J. T. Murphy

A First Meeting With Comrade Lenin

Source: Workers’ Life, January 20, 1928
Publisher: Communist Party of Great Britain
Transcription/Markup: Brian Reid
Public Domain: Marxists Internet Archive (2008). You may freely copy, distribute, display and perform this work; as well as make derivative and commercial works. Please credit “Marxists Internet Archive” as your source.

I HAD arrived in Moscow only two days in June, 1920, when Comrade Boris Reinstein called on me and said, “Comrade Lenin wants to meet you today at 2 p.m. prompt. Don’t be late, for if you are behind time there will be no chance of the appointment to-day.”

Naturally, I had no inclination to be late to such an appointment. It isn’t every day that one gets the chance to talk freely with the head of the First Workers’ Republic and leader of the world revolution.

I was then a leading member of the Shop Stewards’ and Workers’ Committee movement, and felt that I had got a terrible lot to learn. I feel that now, but more so then, for I had only just got an introduction to what is the rôle of a Communist Party. And here I was to meet the leader of the first great Communist Party in history. I was there to time.

Comrade Lenin was not in his room in the Kremlin when I arrived, but almost to the dot he entered.

I had heard much about him and had read many descriptions of him, but none conveyed to me the impression I got on this occasion. I had read about him being short of stature, his splendid head, and so on; all of which is perfectly true, but does not convey the personality of the man.

He walked forward with outstretched hand and a pleasant smile of welcome. I forgot all about the descriptions I had read. He was the man of short stature. He had a splendid head and a keen eye. But it was his comradely, hearty greeting, as of an elder brother, that I remember most.

It seemed to me from that moment impossible to conceive a time when I had not known him.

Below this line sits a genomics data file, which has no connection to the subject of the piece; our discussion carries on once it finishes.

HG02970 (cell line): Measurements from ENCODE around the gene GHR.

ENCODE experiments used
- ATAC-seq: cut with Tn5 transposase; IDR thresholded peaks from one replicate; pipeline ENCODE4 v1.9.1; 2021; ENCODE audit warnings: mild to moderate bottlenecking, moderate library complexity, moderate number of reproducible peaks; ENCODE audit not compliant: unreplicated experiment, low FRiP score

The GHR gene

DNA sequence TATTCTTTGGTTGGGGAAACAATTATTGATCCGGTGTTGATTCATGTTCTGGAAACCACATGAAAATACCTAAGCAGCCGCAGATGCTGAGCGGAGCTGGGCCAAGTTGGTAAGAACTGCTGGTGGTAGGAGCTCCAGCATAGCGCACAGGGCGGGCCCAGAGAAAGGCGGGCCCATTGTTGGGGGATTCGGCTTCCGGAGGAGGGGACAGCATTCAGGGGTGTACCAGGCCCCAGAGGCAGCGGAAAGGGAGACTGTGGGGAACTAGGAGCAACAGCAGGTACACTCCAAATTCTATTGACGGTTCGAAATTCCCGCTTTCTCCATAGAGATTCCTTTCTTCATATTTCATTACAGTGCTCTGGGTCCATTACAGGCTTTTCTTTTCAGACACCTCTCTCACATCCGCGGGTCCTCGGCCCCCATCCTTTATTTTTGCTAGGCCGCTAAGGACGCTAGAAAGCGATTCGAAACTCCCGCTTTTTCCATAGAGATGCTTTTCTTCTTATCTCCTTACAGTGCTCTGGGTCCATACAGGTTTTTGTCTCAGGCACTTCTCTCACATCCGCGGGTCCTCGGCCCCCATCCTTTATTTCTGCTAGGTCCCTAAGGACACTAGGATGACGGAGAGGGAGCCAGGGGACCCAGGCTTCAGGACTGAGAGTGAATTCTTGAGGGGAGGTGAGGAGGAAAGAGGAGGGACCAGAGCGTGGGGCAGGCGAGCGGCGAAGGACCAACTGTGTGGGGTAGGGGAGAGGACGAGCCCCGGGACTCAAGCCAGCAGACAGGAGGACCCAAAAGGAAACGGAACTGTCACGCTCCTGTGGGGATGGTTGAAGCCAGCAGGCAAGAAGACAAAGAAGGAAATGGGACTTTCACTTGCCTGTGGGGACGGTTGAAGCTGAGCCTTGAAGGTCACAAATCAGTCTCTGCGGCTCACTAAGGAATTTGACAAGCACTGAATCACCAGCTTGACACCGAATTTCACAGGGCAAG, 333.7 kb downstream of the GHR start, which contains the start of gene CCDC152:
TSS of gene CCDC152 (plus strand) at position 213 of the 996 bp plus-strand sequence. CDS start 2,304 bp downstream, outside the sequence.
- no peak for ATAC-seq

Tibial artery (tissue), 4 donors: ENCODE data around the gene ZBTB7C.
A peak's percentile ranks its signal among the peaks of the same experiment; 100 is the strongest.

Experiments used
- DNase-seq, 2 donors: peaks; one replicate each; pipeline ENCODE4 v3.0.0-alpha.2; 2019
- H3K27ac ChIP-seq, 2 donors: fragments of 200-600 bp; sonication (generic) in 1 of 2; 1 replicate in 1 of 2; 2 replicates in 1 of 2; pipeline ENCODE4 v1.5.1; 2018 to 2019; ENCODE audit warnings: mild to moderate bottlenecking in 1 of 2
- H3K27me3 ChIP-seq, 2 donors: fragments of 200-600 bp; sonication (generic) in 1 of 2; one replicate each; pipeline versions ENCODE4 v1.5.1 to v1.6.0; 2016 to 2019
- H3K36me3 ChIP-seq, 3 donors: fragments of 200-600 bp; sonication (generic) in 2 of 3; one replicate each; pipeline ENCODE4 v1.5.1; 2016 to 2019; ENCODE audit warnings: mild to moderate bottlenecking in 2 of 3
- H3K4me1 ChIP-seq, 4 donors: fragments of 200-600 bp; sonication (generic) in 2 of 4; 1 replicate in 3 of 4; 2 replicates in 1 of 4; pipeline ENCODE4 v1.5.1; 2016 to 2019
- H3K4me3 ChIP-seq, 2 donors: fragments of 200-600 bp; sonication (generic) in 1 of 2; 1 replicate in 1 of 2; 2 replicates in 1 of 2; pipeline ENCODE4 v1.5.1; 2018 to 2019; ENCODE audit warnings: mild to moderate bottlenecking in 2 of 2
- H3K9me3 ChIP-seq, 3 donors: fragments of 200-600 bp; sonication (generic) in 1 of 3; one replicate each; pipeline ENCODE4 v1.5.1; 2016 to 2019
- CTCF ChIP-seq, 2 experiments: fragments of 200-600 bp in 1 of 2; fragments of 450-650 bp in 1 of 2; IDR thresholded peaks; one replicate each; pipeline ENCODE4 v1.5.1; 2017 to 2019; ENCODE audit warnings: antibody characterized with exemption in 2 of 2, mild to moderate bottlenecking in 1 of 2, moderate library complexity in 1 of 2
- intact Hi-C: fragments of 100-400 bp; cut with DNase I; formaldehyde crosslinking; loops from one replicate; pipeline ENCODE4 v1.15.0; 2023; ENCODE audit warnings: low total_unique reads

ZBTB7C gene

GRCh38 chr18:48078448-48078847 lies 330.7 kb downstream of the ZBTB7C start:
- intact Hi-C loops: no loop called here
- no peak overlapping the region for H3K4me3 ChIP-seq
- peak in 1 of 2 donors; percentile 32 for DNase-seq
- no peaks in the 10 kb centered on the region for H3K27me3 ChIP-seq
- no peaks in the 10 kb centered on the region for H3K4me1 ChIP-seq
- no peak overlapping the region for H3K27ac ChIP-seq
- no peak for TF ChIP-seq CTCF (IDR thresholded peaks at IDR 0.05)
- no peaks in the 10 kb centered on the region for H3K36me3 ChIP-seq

At once he sat down and began to fire away all kinds of questions. “How are the stewards organised?” “How large is the Shop Stewards’ Movement?” “What is its attitude to the Soviet?” “Why have you not a Communist Party?”

I am quite sure that he was able to answer these questions himself, for he went on to discuss most intimately the different political currents in the Labour Movement of this country.

Nor was our conversation confined to the question of the Labour Movement. He asked me about the books I had read, and he was keen to know if I was acquainted with any of the philosophical writers. When I showed an interest in this query he was delighted, and told me of the fights he had had on philosophical questions with the Russian philosophers, especially those who were busy perverting Marxism.

I went away from this hour’s conversation impressed by this man as I had been impressed by no other.

It was clear to me that every phase of life and thought was related in Comrade Lenin’s mind to the question of world revolution. Here was no narrow-minded bigot, but a scientist of scientists, who saw in and through the whole maze of social evolution with unparalleled clearness.

The strange feature of the conversation to me was that I never thought about the man whilst I was with him, so engrossing did he make the conversation. The revolution to him was everything. It was only when one got away from him and reflected on meeting with him that his personal greatness began to assert itself in our minds.

When with him, there was no question of I, I, I, but the revolution was pre-eminent. His absolute devotion to and understanding of the problems of social revolution and the liberation fight of the toilers absorbed him and enhanced his greatness.